"Real names tell you the story of things they belong to in my language, in the Old Entish as you might say."
Choosing a name is the hardest part of creating a new character. But for a language geek like me, it's also the most fun part!
My approach to picking names follows a process:
- I try to follow the naming guidelines for each race, given in the character creation screen.
- If I can, I like to relate the name to the character's race, class, vocation, appearance, or demeanor. Even if in a cryptic sort of way.
- The name can't be unpronounceable. Tolkien drew on old Germanic languages for his names, but sometimes those ancient spellings can look really weird to us as modern English speakers. If the name looks too exotic, I'm not afraid to tame it. Tolkien was a master at this---taking ancient words and tweaking them just enough so they sound strange and yet familiar. From Old English eorcan-stán ("precious stone") he created the wonderfully evocative Arkenstone.
Maythorn, the burglar from Breeland
According to the guidelines, Breelanders usually have short English names like Bill or Tom. Ha! Try finding one of those that wasn't taken 12 years ago already!
Fortunately, botanical names like Ferny or Butterbur are also an option.
The maythorn---an alternative name for the hawthorn tree---is so-called because it flowers in spring (which, I have on reliable authority, starts in May in the northern hemisphere).
The haw in hawthorn is from an Old English word haga, meaning "hedge". And indeed, hawthorn is just the kind of shrub that makes for impenetrable hedges on account of its dense growth and defensive spines. Let's not forget that just such a hedge encircles Bree-town!
I like to think of Maythorn as an embodiment of what that hedge represents: a protector of Bree, keeping it safe from assorted half-orcs, wild boars, and various other rogues with his set of spiky daggers.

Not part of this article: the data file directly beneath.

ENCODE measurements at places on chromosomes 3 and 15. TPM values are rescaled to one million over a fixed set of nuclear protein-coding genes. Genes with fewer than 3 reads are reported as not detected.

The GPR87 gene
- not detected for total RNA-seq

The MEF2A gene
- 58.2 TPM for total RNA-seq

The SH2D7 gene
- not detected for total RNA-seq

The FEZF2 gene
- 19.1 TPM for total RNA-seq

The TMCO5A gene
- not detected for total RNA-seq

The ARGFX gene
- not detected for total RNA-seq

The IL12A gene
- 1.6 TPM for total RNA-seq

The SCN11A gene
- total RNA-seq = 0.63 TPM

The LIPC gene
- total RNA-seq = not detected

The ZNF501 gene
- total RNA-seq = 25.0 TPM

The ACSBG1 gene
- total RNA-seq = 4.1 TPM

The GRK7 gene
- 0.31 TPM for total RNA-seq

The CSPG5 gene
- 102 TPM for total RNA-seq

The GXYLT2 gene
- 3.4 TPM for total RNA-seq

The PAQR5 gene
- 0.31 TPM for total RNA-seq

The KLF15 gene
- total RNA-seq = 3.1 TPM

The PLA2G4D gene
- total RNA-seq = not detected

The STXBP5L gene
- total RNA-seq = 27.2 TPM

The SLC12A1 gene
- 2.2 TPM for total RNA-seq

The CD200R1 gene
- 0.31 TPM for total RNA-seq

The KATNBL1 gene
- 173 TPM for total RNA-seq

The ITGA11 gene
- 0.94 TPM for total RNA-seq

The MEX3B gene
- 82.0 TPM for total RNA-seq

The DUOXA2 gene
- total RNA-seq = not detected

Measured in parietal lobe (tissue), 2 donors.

Bocwine, a lore-master and a scholar of Dale
The guidelines say that people of Dale go for Norse or Anglo-saxon (i.e. Old English) names.
This one's straight out of Old English in the most literal way possible: boc-wine, "book-friend". The -wine element is still present in modern day real-life names like Baldwin ("bold friend") and Darwin ("dear friend").
Tialvi, a beorning
This one was a struggle. The guidelines say Beorning names are "influenced" by Old Norse.
I initially wanted a name that referenced bears, or animals, or the wild, of course. But Evernight must be overrun with Beorning linguists(!), because every variation I tried was taken. After half an hour at the naming screen, I just went with a name wrested from Norse mythology.
I'd been working on translating an excerpt from the Old Norse Prose Edda for my language blog, and elsewhere in that story a man called Þjálfi is listed as one of Thor's companions. But how do you turn that name into something that English-speakers can pronounce (or, more to the point, type)?
The Norse letter Þ is normally rendered "th" in English, but "Thjalfi" is quite a mouthful. By swapping out some of the problematic sounds for simpler (but still related) ones, I streamlined the name to "Tialvi".
On reflection, I don't like how close it ended up to "Tivoli", but eh, what's done is done!
Angendur, a Champion of Gondor
Oh boy. Folk of Gondor use Sindarin names.
You'd think that being a language geek and a fan of Tolkien, I'd know something about his constructed languages. Nope...! Not. One. Word. And even less grammar.
Online elf dictionaries tell me that elves call things made of iron angren, and that dark or sombre things are dur. Smash those together, let the first 'r' get squeezed out, and there you have it. (I hope.) Angendur: iron-dark, a reference to his swirling blades and sober nature...
Bryngrim, a dwarf of the Lonely Mountain and a guardian
Dwarves, they say, have simple Norse names. Good luck finding one that hasn't been used in every conceivable variation.
For this dwarf I started with Icelandic brýnn "urgent", and went back to the proto-Germanic root grimmaz "grim, fierce" for the second component. A dwarf of grim urgency. Or urgent grimness. He does shout a lot. I'm sensing some repressed anger there!
Hearpansweg, a minstrel of Dale
We're back to Old English again. This time with some grammar! Hearpe "harp", but in the genitive case hearpan "of the harp", and sweg "sound, noise". The sound of the harp. Although he's presently more into the beat of the drum, it has to be said.
I don't like how long this name is. Too many syllables, and not at all clear which one the stress goes on! But I'll live with it. He can go by Hearp for short.
So those are my names, and the stories of the things they belong to. I'm an ent, at heart. But then, as the decidedly unhurried folk of Carefree, aren't we all? 😀